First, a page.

Australia’s geoscientists benefitted from a sharp increase in employment opportunities in the final quarter of 2020 according to the latest AIG Australian geoscientist employment survey.
Unemployment amongst professional geoscientists (geologists, geophysicists and allied Earth scientists) recommenced a downward trend after improvement in employment prospects stalled throughout the previous three quarters of the year.
AIG President, Mr Andrew Waltho, welcomed the results. “It’s great to see job prospects for Australian geoscientists ending what had been a tentative 2020, on such a positive note,” he said.
Nationally, between the beginning of October and end of December 2020, geoscientist unemployment fell sharply from 10.6% to 4.5%, the fourth-lowest rate recorded since the survey series commenced in June 2009 and the lowest rate recorded since June 2012, at the height of the resources boom. Under-employment amongst self-employed geoscientists also fell in the final quarter of 2020, from 12.7% to 9.3%.
Employment improved across Australia. The greatest improvement was evident in Western Australia where unemployment fell from 8.0% to 2.6%. In Queensland, the unemployment rate fell from 9.4% to 5.3%, while a more modest fall was recorded in New South Wales, from 5.0% to 3.8%. Geoscientists working in Victoria continued to have the worst employment prospects, although unemployment fell from 24% to 15.4% at the end of the quarter. Only a small number of survey contributions were received from South Australia, Tasmania and the Northern Territory.
Mineral exploration delivered the bulk of new employment opportunities, with the proportion of geoscientists engaged in the field increasing from 61.5% to 69.2% during the quarter. Employment in minerals production also increased slightly from 14.6% to 15.3%. The proportion of geoscientists engaged in energy resource exploration and production decreased from 6.3% to 3.1% for the same period.
The proportions of geoscientists in different forms of employment (full-time, part-time, casual and self-employment) remained essentially unchanged.
The proportion of geoscientists seeking employment outside their profession fell from 9.1% in the third quarter of 2020 to 2.4% in the latest survey results, as geoscientists embraced better employment prospects.
Improved confidence was evident amongst unemployed respondents, with almost half of the unemployed and under-employed respondents feeling confident of returning to work within six months. Long-term unemployment, however, remains a concern with almost half of the unemployed respondents reporting having been without work for more than 12 months.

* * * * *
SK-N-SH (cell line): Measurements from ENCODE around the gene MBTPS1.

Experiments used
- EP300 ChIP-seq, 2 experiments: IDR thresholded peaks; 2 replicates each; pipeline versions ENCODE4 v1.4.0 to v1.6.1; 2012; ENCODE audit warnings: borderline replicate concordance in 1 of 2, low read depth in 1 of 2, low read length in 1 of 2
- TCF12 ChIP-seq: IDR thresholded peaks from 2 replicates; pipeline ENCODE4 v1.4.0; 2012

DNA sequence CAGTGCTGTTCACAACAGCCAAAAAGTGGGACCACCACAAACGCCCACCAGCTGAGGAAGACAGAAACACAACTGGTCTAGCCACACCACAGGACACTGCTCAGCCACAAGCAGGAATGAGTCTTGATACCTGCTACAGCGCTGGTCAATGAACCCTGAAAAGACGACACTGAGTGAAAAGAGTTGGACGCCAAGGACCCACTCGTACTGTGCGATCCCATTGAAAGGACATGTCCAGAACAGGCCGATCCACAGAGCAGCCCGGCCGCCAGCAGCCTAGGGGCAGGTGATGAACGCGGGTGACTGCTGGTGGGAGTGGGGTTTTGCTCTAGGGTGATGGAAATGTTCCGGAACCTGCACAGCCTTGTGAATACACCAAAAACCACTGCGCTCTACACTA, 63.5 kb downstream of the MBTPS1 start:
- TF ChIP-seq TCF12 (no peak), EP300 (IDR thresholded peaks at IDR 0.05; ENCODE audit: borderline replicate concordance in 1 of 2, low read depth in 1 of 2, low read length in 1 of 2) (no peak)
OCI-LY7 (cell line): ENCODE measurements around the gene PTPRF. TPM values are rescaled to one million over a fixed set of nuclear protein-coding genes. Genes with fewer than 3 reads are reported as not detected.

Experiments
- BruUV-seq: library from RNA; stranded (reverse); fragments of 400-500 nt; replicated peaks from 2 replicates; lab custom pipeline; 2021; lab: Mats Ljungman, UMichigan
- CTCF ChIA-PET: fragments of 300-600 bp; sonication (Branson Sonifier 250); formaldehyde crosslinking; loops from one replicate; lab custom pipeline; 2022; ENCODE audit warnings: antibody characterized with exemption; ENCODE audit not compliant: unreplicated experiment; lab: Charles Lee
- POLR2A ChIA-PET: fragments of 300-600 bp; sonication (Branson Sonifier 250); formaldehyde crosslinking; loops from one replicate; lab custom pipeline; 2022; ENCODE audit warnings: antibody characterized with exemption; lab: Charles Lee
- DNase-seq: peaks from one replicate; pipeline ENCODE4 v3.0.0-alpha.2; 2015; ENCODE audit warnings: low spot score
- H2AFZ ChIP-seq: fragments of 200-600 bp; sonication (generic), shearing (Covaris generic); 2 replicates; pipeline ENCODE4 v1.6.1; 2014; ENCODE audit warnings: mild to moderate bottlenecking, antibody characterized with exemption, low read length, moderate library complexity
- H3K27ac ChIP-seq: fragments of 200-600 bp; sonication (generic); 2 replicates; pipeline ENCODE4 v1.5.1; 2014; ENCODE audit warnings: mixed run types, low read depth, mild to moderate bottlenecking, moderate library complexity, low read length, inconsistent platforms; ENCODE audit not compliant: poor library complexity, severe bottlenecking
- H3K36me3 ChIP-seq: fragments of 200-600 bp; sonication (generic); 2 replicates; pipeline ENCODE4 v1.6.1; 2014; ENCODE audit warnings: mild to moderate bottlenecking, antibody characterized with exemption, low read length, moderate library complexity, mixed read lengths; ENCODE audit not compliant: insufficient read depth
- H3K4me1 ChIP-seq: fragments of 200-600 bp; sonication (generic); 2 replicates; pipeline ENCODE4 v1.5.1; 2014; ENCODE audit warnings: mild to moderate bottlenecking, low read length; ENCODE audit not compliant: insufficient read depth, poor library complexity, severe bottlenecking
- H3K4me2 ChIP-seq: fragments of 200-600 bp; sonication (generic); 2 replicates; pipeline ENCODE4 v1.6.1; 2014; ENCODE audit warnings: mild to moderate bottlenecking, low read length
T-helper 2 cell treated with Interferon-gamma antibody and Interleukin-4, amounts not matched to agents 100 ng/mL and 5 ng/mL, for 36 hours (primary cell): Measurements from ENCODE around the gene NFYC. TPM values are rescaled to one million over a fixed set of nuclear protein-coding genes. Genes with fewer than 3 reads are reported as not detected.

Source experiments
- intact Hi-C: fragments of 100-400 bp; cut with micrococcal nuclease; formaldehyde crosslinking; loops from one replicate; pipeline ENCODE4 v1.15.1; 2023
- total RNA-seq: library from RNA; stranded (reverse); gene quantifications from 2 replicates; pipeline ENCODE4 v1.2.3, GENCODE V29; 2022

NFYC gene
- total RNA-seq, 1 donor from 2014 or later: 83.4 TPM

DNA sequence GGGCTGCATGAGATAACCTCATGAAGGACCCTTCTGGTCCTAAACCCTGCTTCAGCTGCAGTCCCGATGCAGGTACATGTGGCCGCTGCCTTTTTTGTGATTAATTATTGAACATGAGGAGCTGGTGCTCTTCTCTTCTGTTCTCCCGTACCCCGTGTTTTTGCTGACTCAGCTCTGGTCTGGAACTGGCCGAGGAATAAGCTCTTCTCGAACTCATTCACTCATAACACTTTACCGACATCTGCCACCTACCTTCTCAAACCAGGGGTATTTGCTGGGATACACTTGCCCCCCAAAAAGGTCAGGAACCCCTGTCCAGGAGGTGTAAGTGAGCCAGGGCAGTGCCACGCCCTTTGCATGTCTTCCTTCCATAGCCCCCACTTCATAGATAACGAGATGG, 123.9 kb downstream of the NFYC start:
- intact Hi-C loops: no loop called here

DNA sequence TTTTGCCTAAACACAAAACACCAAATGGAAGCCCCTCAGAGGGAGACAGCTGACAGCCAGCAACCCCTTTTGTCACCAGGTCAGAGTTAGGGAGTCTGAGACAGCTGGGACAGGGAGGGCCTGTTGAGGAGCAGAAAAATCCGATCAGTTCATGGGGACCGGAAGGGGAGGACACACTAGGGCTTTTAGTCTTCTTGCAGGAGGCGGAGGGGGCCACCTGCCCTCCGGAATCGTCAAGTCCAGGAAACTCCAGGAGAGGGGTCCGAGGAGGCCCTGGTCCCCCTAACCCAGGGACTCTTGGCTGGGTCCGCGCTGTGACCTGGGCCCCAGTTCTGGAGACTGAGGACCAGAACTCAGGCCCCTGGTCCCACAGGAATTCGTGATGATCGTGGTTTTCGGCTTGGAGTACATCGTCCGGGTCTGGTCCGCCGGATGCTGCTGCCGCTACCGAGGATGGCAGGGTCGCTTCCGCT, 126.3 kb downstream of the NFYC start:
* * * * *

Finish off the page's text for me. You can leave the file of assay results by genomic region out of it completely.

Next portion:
The vast majority of geoscientists in work at the end of December felt confident of retaining employment for the next 12 months. More than 9 in 10 geoscientists in employment reported that their conditions had been maintained or improved over the previous 12 months, since December 2019.
Gender diversity remained unchanged with women comprising only 14% of geoscientists employed in all sectors of industry, government, education and research across Australia. This figure has not moved significantly since the survey began collecting gender information in December 2017.
The survey received 337 responses, a strong response for the December quarter surveys.
“The latest quarterly survey revealed some very positive results,” Mr Waltho said. “An improvement in employment for geoscientists was expected during the fourth quarter of 2020 from discussions with colleagues and peers, but the magnitude of the improvement was a surprise,” he said. “The increased confidence evident in employment prospects is great to see, and although long term unemployment remains a feature of the geoscientist employment landscape, the number of geoscientists affected has decreased significantly for the first quarter in some time,” he said.
“The employment improvement appears to be largely due to increased mineral exploration,” Mr Waltho said. “I would expect that the Australian exploration expenditure statistics for the quarter will reveal increased exploration activity, especially in Western Australia and Queensland, when they are released by the Australian Bureau of Statistics,” he said. “Strong metals prices appear to be driving renewed investment in resource discovery, especially in commodities like gold, copper, nickel and other battery materials, even lithium where 2020 was not a good year for producers and investors,” he said.
“A major concern is that Australia’s geoscience community is aging,” Mr Waltho said. “Almost 40% of geoscientists in Australia have been working for more than 30 years, placing them in their mid-50s, while early career geoscientists: those with less than 10 years experience comprise less than 10% of the community” Mr Waltho said. “We are again looking at a situation where there are too few, appropriately educated and skilled students coming through Australian universities to meet future demand, as experienced geoscientists retire” he said. “This is a real concern, as a similar issue is evident in many developed countries including Canada, USA and across Europe, which raises real concerns as to how demand for geoscientific skills in all sectors of industry will be addressed” he said.
“We only have five to ten years to address this problem which is already front of mind for professional associations in Australia and overseas,” Mr Waltho said.